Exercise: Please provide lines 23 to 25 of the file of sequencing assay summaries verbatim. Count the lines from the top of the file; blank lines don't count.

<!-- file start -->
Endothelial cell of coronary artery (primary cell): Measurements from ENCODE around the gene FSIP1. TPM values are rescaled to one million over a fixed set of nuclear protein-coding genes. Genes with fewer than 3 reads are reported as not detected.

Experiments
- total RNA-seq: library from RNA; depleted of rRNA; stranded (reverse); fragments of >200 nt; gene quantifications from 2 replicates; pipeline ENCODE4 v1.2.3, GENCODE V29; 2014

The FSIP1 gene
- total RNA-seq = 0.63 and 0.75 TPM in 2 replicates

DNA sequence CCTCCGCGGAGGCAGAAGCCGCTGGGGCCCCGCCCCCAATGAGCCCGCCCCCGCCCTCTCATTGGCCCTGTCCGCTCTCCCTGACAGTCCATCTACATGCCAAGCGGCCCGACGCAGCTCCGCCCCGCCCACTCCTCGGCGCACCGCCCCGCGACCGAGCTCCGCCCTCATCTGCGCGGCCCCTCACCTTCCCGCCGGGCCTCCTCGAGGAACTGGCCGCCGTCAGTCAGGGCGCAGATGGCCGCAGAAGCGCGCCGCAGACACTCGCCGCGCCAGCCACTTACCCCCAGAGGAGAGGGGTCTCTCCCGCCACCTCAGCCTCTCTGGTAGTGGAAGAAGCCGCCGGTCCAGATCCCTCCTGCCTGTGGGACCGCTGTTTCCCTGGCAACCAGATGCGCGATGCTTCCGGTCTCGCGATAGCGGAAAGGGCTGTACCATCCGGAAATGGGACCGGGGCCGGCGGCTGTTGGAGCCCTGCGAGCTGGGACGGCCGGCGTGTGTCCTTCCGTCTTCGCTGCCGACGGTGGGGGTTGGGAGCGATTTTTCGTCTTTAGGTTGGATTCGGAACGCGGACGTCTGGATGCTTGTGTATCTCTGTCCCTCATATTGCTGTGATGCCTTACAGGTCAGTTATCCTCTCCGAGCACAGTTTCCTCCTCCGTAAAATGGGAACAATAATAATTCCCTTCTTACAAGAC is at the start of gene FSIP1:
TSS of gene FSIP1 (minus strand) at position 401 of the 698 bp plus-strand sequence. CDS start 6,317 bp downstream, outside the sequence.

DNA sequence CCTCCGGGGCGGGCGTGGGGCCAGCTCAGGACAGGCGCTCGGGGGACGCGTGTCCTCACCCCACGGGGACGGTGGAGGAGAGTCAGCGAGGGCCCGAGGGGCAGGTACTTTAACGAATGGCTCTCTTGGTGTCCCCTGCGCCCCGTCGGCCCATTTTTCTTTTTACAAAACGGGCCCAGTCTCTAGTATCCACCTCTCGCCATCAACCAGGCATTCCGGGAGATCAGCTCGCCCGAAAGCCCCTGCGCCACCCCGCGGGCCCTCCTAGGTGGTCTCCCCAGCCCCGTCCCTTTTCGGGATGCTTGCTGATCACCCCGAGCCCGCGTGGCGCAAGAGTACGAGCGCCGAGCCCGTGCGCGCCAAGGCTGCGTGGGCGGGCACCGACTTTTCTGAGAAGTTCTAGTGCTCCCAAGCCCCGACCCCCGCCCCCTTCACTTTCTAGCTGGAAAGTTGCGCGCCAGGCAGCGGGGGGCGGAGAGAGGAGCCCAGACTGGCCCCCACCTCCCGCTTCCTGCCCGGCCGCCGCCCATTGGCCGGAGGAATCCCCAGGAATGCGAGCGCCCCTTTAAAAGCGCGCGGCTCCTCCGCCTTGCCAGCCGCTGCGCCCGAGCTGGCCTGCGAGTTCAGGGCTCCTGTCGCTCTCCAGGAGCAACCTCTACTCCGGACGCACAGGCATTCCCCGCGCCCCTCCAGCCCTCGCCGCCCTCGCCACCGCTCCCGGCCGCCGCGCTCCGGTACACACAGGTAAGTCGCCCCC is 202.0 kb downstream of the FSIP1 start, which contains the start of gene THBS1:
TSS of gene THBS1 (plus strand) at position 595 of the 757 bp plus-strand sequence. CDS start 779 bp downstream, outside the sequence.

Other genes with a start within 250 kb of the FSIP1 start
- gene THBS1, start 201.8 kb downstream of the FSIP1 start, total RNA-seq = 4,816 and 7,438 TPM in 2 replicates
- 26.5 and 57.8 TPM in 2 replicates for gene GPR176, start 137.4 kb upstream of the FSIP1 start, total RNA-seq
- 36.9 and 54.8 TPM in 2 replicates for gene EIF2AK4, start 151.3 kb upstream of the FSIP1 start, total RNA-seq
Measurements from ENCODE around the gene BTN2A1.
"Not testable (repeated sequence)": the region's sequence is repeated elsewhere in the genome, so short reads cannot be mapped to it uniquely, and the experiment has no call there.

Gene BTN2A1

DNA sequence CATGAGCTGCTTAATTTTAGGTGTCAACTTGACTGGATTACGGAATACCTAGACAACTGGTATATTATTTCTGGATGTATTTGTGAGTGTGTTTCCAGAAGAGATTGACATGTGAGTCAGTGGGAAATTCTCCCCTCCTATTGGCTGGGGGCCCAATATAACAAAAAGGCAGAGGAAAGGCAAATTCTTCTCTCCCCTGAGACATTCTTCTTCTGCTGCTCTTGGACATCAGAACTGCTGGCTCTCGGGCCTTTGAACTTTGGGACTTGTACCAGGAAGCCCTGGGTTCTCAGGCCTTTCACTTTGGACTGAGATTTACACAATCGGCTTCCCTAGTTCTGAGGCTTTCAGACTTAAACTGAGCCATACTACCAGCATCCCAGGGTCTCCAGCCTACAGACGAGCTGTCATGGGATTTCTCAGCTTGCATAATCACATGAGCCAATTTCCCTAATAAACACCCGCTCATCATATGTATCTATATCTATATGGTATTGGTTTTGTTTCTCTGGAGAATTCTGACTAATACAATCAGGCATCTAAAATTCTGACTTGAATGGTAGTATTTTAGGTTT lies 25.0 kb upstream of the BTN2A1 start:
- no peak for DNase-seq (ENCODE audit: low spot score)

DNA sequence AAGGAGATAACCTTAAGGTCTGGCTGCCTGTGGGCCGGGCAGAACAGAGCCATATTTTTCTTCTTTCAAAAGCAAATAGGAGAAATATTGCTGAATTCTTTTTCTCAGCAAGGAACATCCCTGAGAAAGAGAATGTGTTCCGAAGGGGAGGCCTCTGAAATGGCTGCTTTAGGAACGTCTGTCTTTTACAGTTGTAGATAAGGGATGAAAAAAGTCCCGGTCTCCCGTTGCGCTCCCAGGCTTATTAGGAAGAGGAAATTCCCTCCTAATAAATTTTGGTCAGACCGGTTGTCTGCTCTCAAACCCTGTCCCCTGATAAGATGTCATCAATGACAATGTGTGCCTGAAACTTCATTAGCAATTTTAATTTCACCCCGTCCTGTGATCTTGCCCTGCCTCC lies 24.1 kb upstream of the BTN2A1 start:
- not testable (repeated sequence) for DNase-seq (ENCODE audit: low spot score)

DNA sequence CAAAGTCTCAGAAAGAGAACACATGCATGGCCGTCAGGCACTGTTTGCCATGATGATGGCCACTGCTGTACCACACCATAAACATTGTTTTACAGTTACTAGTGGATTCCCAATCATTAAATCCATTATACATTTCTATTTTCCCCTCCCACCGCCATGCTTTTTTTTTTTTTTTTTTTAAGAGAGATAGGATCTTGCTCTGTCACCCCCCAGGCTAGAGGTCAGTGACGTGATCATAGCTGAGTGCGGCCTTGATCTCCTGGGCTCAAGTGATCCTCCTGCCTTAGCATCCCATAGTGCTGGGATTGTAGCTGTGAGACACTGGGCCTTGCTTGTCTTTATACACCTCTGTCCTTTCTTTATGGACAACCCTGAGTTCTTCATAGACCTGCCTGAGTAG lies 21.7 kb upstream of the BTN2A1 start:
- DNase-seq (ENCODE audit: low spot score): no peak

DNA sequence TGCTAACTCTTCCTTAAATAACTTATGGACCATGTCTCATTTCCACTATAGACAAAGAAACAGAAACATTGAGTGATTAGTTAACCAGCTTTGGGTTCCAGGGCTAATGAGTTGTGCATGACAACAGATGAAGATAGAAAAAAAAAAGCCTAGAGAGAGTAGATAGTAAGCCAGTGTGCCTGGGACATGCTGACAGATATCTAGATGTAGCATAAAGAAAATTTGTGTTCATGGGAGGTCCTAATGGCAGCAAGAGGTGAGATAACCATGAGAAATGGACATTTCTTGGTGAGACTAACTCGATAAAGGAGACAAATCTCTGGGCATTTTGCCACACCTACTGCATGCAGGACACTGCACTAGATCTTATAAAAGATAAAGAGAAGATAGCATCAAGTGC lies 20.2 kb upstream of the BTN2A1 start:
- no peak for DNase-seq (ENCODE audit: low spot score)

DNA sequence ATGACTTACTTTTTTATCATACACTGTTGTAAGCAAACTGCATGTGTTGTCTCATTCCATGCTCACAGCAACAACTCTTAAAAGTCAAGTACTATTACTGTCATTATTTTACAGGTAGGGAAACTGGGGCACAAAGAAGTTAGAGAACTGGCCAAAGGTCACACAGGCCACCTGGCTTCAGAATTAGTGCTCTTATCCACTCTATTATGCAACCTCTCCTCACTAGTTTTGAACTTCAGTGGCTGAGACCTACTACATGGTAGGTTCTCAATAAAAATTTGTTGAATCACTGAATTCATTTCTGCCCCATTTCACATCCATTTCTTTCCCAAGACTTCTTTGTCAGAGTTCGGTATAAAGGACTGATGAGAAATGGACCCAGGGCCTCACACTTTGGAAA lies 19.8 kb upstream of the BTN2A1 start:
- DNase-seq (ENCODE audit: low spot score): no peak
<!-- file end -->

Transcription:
DNA sequence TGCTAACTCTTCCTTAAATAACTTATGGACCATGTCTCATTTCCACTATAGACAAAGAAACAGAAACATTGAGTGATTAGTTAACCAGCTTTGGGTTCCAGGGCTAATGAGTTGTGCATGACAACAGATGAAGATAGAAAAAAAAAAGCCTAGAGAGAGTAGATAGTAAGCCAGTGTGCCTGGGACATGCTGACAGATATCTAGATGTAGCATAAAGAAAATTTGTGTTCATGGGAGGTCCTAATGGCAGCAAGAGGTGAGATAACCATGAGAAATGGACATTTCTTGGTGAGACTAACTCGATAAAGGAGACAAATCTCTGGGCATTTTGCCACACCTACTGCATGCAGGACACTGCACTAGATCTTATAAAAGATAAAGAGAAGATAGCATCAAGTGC lies 20.2 kb upstream of the BTN2A1 start:
- no peak for DNase-seq (ENCODE audit: low spot score)

DNA sequence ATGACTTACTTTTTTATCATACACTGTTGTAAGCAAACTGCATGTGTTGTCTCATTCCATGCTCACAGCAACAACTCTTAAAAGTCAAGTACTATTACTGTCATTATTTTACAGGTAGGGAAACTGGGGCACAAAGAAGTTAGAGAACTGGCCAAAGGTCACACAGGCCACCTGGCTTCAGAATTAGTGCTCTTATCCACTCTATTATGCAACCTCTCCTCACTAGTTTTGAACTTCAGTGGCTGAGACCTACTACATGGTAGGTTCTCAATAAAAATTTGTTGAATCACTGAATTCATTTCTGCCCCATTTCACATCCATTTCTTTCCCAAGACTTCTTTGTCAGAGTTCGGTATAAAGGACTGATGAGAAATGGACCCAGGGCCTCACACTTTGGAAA lies 19.8 kb upstream of the BTN2A1 start: